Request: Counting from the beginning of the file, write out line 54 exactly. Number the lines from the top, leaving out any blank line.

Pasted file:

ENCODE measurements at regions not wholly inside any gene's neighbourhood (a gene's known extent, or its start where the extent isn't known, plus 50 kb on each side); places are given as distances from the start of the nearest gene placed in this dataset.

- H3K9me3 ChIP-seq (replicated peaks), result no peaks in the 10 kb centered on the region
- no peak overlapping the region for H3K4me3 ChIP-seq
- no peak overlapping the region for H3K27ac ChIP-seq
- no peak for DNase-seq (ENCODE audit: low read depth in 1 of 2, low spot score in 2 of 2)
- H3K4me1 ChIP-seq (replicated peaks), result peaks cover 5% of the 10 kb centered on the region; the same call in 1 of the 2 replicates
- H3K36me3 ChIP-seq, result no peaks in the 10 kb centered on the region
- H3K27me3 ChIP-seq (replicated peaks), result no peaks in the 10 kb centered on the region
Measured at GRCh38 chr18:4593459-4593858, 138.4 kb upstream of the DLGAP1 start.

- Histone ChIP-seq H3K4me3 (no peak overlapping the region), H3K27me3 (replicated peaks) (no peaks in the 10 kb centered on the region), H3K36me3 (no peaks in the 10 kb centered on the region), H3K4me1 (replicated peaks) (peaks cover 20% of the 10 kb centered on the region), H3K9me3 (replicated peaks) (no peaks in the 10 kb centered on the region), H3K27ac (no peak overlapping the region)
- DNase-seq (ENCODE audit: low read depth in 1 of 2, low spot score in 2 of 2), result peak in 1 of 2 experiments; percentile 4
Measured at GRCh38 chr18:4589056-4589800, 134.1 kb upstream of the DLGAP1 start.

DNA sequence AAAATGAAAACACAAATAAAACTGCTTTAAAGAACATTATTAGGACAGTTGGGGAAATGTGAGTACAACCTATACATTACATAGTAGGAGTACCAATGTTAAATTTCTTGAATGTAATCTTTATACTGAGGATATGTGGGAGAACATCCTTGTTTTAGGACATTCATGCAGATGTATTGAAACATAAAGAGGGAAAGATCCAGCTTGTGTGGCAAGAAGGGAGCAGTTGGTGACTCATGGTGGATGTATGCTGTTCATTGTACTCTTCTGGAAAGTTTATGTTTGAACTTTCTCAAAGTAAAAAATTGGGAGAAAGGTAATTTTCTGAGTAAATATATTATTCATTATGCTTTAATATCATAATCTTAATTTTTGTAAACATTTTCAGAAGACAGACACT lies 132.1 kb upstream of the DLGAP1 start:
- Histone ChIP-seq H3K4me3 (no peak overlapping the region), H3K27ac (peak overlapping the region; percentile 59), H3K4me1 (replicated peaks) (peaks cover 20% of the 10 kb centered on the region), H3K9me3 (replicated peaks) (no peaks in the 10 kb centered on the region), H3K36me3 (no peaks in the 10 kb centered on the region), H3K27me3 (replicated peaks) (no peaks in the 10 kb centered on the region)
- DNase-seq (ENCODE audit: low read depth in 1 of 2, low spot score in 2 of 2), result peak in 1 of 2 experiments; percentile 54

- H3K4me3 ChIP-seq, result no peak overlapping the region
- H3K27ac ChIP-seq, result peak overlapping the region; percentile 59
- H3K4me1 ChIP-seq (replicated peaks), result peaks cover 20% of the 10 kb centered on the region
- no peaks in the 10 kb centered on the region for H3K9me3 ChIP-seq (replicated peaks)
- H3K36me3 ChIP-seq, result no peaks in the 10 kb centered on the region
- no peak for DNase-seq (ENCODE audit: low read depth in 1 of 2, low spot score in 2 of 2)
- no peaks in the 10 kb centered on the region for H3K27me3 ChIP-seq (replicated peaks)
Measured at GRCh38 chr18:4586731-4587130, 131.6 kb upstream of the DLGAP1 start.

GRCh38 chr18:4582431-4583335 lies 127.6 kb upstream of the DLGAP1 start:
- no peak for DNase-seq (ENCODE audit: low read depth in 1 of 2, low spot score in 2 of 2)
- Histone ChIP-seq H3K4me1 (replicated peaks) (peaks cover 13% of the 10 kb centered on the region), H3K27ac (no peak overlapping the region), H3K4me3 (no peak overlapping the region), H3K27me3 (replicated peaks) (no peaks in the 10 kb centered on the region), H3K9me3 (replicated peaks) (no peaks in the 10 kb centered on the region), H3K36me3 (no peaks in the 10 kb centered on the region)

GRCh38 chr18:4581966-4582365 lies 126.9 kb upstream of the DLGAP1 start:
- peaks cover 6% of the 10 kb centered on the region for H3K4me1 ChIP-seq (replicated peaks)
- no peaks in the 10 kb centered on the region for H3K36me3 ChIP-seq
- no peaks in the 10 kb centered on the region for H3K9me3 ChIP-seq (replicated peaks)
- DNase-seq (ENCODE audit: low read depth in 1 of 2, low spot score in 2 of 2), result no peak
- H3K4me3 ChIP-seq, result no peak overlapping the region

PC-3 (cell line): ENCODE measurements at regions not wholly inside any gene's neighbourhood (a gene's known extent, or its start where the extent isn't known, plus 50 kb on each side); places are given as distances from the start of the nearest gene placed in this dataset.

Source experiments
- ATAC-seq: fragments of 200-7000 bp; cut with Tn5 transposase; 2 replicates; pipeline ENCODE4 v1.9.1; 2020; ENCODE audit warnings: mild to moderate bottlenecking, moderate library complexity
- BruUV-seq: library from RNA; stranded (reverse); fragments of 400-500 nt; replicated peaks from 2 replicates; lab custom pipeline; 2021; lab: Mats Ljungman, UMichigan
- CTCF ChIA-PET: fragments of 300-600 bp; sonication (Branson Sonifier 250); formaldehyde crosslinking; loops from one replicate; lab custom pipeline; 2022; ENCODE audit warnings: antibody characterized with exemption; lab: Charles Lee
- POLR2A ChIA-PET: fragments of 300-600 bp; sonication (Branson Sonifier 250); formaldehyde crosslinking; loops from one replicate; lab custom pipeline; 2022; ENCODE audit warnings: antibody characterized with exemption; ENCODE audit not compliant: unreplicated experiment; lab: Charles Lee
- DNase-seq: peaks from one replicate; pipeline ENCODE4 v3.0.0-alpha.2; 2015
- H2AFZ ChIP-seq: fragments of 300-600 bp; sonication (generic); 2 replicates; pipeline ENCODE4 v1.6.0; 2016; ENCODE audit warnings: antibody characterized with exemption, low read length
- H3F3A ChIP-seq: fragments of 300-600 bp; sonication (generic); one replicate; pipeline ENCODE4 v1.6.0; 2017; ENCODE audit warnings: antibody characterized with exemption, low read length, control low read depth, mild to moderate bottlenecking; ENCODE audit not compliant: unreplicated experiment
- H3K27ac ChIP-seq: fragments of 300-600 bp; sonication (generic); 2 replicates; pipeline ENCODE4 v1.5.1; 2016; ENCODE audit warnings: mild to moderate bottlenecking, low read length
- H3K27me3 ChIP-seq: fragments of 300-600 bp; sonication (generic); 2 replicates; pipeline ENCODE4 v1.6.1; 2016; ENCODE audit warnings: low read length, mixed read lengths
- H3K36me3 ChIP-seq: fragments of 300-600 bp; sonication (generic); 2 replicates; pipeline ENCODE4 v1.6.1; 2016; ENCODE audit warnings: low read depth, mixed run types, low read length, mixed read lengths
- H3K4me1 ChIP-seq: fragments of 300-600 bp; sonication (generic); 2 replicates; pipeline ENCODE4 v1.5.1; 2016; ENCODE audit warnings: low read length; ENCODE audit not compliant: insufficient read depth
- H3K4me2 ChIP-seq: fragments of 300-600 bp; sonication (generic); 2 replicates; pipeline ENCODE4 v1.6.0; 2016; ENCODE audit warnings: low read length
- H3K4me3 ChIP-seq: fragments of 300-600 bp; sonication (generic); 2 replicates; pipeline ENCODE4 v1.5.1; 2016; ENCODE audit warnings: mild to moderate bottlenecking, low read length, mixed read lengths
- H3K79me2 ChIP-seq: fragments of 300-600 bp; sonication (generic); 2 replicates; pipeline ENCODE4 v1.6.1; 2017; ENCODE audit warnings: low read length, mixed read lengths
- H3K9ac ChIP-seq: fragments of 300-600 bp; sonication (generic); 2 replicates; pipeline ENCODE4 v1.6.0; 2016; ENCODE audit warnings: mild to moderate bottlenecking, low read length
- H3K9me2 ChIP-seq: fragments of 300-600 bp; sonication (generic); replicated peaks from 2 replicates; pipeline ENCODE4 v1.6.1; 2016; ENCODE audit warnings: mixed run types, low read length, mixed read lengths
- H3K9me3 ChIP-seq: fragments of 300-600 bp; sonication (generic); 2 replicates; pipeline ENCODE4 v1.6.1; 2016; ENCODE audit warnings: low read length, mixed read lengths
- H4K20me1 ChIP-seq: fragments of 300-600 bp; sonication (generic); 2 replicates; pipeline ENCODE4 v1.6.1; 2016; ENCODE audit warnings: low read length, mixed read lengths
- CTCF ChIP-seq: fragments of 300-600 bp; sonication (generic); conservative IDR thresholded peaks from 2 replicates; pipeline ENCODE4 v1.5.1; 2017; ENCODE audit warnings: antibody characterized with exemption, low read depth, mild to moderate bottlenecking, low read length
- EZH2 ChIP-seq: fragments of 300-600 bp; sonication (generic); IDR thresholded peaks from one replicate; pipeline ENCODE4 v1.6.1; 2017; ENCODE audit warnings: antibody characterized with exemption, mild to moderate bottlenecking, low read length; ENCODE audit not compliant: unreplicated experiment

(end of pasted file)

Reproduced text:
- EZH2 ChIP-seq: fragments of 300-600 bp; sonication (generic); IDR thresholded peaks from one replicate; pipeline ENCODE4 v1.6.1; 2017; ENCODE audit warnings: antibody characterized with exemption, mild to moderate bottlenecking, low read length; ENCODE audit not compliant: unreplicated experiment